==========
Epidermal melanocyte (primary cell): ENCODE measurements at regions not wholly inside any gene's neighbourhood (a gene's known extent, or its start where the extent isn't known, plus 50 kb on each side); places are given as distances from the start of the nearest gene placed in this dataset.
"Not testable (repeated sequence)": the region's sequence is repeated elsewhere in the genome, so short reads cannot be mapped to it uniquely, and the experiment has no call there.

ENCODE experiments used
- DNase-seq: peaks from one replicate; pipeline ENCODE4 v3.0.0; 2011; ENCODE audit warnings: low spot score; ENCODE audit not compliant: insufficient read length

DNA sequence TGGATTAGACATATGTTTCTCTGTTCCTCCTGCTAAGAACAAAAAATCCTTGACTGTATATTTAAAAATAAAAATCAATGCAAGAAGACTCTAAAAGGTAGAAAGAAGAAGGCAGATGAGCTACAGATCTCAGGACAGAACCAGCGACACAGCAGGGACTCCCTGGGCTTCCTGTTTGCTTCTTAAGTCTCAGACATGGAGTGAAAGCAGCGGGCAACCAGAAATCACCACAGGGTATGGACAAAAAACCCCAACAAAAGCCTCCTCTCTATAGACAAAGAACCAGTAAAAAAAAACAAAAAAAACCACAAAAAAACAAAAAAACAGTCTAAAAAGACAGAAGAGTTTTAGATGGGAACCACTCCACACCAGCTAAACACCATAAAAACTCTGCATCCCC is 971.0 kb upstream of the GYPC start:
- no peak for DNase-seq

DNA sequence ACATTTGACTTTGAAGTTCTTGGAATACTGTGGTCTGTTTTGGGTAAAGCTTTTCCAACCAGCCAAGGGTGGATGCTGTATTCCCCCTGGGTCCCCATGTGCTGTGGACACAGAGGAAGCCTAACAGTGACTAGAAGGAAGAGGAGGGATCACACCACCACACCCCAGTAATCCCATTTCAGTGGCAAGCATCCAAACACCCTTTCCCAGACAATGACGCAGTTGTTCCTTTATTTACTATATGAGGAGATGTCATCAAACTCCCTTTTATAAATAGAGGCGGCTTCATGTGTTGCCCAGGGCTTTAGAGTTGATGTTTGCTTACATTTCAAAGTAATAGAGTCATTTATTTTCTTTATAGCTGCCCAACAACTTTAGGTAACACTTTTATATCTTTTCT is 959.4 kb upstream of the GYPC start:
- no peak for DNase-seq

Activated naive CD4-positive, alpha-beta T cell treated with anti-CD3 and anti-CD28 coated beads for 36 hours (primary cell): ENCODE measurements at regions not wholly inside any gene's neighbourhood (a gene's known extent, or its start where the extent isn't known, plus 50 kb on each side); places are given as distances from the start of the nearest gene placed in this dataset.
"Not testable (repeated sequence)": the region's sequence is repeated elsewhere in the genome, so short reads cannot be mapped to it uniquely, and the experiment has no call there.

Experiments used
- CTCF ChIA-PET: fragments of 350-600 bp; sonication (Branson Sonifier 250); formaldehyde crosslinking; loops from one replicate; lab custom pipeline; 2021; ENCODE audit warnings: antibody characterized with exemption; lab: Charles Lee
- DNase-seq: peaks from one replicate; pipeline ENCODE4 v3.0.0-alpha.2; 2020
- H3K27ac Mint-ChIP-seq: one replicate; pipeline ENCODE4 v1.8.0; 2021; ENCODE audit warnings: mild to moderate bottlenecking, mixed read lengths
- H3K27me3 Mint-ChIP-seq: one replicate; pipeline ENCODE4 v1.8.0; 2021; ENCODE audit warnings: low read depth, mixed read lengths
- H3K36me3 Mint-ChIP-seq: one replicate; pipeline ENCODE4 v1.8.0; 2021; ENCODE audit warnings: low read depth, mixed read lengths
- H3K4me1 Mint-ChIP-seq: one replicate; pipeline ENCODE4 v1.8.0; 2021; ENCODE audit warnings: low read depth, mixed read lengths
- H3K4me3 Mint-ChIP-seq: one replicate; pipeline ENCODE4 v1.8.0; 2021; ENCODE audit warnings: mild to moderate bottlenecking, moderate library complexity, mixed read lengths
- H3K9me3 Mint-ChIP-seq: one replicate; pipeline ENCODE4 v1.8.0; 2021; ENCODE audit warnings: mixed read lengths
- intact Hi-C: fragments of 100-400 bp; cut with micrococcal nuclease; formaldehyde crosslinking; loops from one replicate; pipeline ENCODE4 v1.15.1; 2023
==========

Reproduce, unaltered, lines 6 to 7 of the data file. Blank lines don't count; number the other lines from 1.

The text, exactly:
- no peak for DNase-seq

DNA sequence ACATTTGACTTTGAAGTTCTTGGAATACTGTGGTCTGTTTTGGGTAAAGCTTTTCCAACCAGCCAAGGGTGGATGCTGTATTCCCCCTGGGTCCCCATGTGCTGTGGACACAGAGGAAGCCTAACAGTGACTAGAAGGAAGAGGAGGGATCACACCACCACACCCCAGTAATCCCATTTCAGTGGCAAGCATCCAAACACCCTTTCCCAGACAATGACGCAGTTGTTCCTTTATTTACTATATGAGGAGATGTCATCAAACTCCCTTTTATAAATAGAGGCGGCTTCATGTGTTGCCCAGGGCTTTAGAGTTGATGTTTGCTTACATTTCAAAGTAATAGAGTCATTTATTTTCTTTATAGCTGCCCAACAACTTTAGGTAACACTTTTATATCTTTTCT is 959.4 kb upstream of the GYPC start: